Skilled trades students in School District 38 will benefit from a three-year, $15-million investment by the B.C. government to support youth trades programs with the purchase of new trades training equipment.
School District 38 (Richmond) is receiving $292,250 over the next three years to purchase equipment including embroidery machines, thickness planers and scroll saws.
The Youth Trades Capital Equipment Program will see $7.5 million dispersed during the current school year. The remaining $7.5 million will be distributed in 2017-18 ($4 million) and 2018-19 ($3.5 million).
Fifty-nine B.C. school districts are receiving youth trades capital funding over the next three years.
The Youth Trades Capital Equipment Program is designed to:
- Increase participation and successful completion of youth trades programs and the number of students that continue on to further trades training programs;
- Ensure school districts have safe and appropriate modern trades equipment to support the delivery of trades training programs;
- Gain a better understanding of current inventory and future need for youth trades equipment in each district.
To be eligible for funding, school districts must have demonstrated that the capital investment supports the delivery of one or more Industry Training Authority (ITA) youth trades programs.
In partnership with the Ministry of Education and secondary schools, the ITA funds six youth programs in B.C. – Youth Discover the Maker Way, Youth Discover the Trades, Youth Explore Trades Skills, Youth Explore Trades Sampler, Youth Train in Trades and Youth Work in Trades.
These programs map out a clear path for youth to start their trades training earlier in high school, through post-secondary and into the workforce where they can continue an apprenticeship.
The ITA leads and co-ordinates British Columbia’s skilled trades system by working with employers, employees, industry, labour, training providers and government to issue credentials, manage apprenticeships, set program standards and increase opportunities in the trades.
Apprenticeship programs are one of the best ways for British Columbians to gain the skills and training they need to succeed in their chosen career. It is estimated 80% of training takes place on the work site and 20% takes place in the class.
The B.C. government is making record investments in modern, safe infrastructure projects throughout the province. In doing so, these construction projects are creating well-paying, family-supporting jobs. These investments are possible because of the fiscal plan of the B.C. government.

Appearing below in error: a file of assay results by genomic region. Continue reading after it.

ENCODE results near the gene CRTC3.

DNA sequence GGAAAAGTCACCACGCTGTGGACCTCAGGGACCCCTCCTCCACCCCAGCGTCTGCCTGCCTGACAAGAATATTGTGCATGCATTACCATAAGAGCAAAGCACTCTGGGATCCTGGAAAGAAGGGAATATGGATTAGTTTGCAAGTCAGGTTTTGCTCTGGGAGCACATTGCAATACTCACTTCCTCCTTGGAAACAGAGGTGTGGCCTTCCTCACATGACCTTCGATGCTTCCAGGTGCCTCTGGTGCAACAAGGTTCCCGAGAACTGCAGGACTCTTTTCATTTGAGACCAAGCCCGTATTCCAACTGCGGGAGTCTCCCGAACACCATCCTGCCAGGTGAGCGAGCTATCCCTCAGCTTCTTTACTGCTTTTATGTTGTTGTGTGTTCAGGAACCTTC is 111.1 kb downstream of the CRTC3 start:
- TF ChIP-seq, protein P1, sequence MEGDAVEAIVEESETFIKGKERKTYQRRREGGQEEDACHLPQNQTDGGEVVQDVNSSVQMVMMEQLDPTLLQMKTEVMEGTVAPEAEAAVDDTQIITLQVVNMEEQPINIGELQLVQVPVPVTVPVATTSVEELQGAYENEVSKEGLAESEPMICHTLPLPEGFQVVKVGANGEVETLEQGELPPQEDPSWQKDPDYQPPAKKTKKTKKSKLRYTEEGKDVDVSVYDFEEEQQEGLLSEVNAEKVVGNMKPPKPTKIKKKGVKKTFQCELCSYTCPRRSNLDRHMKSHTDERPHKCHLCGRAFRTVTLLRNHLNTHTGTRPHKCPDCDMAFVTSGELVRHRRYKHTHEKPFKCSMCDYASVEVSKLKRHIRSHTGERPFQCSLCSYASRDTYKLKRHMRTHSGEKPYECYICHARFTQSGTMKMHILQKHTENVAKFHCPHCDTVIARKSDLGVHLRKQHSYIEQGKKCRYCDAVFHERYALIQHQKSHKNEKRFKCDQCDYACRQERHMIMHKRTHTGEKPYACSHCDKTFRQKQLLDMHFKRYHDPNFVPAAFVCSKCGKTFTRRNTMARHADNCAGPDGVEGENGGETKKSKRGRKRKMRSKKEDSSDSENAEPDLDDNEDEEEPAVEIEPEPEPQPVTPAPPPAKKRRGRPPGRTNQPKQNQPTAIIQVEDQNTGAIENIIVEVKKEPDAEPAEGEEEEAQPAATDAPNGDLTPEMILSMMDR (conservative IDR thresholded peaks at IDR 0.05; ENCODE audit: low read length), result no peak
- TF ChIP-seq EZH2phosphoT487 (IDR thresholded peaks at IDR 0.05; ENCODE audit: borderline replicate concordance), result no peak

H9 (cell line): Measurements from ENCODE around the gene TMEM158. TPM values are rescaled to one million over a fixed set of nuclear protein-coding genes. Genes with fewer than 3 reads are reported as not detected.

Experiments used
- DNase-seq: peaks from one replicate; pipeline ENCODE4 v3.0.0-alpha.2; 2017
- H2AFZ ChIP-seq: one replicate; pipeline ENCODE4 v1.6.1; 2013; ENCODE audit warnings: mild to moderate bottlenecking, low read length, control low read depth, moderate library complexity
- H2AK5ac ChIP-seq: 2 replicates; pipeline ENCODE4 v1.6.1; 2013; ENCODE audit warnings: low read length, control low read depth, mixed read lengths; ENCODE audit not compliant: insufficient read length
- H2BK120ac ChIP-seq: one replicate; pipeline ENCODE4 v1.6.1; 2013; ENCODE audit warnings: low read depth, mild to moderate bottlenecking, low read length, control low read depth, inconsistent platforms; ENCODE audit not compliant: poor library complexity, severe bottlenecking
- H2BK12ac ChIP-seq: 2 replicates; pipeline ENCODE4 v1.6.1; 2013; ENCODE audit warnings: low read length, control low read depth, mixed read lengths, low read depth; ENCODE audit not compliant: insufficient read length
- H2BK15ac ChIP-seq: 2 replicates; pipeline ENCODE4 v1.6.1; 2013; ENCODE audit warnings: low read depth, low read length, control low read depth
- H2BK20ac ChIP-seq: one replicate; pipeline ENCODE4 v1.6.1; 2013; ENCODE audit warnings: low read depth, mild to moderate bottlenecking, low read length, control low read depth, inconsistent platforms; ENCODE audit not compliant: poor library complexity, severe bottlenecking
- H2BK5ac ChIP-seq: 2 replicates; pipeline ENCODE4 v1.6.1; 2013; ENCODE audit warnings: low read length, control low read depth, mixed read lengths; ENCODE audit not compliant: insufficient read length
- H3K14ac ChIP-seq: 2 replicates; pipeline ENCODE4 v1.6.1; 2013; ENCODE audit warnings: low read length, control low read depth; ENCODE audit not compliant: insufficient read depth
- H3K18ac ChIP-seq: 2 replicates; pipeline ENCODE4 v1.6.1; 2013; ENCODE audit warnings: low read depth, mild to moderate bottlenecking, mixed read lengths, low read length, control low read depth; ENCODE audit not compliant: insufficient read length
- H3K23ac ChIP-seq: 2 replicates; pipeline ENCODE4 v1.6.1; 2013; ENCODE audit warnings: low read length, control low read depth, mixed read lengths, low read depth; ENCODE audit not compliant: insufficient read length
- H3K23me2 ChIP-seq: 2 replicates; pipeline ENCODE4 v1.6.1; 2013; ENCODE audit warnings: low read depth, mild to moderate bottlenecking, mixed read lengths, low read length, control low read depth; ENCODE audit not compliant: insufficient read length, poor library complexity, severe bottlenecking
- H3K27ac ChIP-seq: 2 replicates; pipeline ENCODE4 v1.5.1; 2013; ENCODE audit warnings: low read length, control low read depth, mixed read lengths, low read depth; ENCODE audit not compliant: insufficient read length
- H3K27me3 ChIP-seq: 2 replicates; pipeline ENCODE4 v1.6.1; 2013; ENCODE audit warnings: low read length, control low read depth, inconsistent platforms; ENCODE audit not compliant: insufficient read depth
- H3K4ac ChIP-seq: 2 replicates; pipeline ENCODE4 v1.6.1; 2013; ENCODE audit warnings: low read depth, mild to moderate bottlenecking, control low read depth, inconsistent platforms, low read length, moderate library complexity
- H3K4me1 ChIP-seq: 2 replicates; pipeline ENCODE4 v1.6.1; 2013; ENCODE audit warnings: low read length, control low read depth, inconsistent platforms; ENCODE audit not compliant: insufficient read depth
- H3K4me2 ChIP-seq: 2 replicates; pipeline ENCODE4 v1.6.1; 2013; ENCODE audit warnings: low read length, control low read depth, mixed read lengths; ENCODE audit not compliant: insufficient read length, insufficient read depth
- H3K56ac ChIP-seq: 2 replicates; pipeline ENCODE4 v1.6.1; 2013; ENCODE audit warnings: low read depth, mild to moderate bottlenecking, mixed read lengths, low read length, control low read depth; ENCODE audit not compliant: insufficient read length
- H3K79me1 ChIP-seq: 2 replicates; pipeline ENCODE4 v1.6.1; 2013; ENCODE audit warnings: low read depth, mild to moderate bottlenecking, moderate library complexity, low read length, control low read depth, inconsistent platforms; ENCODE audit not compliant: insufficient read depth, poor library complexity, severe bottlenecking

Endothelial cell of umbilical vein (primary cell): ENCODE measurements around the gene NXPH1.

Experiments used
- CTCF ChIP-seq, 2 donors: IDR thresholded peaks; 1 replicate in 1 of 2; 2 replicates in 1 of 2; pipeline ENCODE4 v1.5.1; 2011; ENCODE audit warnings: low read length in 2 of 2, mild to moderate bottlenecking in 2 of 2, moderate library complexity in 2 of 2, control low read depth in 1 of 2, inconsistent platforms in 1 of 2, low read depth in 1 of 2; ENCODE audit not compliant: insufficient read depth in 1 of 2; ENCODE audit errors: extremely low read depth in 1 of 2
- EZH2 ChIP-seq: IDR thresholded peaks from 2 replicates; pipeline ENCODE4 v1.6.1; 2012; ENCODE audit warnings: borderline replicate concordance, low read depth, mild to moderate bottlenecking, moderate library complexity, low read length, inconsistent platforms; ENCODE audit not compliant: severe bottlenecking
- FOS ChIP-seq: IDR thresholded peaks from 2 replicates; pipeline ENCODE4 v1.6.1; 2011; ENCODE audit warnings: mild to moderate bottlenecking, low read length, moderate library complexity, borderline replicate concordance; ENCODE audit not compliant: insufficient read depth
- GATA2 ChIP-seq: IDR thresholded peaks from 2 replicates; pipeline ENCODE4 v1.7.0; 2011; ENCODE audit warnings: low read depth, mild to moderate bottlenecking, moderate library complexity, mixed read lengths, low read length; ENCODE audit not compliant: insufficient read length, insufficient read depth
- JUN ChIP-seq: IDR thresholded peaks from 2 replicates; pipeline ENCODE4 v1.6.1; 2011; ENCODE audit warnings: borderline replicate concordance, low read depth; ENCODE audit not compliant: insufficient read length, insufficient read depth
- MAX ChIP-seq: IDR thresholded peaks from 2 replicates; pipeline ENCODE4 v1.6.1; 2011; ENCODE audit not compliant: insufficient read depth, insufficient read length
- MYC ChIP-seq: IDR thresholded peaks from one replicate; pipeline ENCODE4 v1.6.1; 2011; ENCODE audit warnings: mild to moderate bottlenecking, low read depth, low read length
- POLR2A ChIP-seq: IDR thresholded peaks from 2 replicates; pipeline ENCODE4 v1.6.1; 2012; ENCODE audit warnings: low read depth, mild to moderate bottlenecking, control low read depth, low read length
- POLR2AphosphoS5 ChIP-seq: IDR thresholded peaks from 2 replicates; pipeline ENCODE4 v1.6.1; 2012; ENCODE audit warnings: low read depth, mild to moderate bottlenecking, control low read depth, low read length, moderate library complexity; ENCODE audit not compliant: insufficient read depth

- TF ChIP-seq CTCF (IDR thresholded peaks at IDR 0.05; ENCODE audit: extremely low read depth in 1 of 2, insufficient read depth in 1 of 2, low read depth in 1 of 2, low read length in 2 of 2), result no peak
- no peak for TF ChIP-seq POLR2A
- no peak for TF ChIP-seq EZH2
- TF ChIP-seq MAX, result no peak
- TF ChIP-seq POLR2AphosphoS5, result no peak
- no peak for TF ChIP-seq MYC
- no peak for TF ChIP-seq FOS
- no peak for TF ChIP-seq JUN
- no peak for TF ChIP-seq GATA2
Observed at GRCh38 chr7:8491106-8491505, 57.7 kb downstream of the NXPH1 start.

Linda Reid, MLA for Richmond East –
“This investment in our secondary schools is a critical part of our youth trades training plan that maps a clear pathway from school, to apprenticeships and into the workforce. B.C. is anticipating nearly one million job openings by 2025, and the youth trades programs will help our youth get the hands-on experience employers look for.”
John Yap, MLA for Richmond–Steveston –
“Eight out of 10 job openings will require some sort of post-secondary education or trades training. By providing the needed equipment for skills training, we’re giving our youth a head start on getting a good job when they enter the workforce.”
Teresa Wat, MLA for Richmond Centre –
“We are re-engineering our education and training programs towards a data-driven system that focuses our investment on jobs that are in-demand. The youth trades programs and the purchase of new trades training equipment are part of our plan to give our youth the skills and education they need to be first in line for the in-demand jobs of the future.”
Gary Herman, CEO, Industry Training Authority –
“The B.C. government invests more than $7.5 billion in education and training each year from early learning programs for the youngest British Columbians all the way through to post graduate education. This is to ensure that British Columbians acquire the skills they’ll need to get the job they want.”
- ITA provides more than 100 apprenticeship training programs in B.C., including 50 Red Seal trades.
- There are currently nearly 45,000 participants in apprenticeship programs in the industry training system (apprentices, high school youth and foundation), more than double the 20,050 participants when the ITA was created in 2004.
- B.C. is expecting up to one million job openings by 2025 due to retirements and economic growth.
- Eight of every 10 of these job openings will require post-secondary education or trades training.
Industry Training Authority: http://www.itabc.ca/
B.C.'s Skills for Jobs Blueprint: https://www.workbc.ca/Training-Education/B-C-s-Skills-for-Jobs-Blueprint.aspx
B.C. Labour Market Outlook: www.workbc.ca/Labour-Market-Information/B-C-s-Economy/Reports.aspx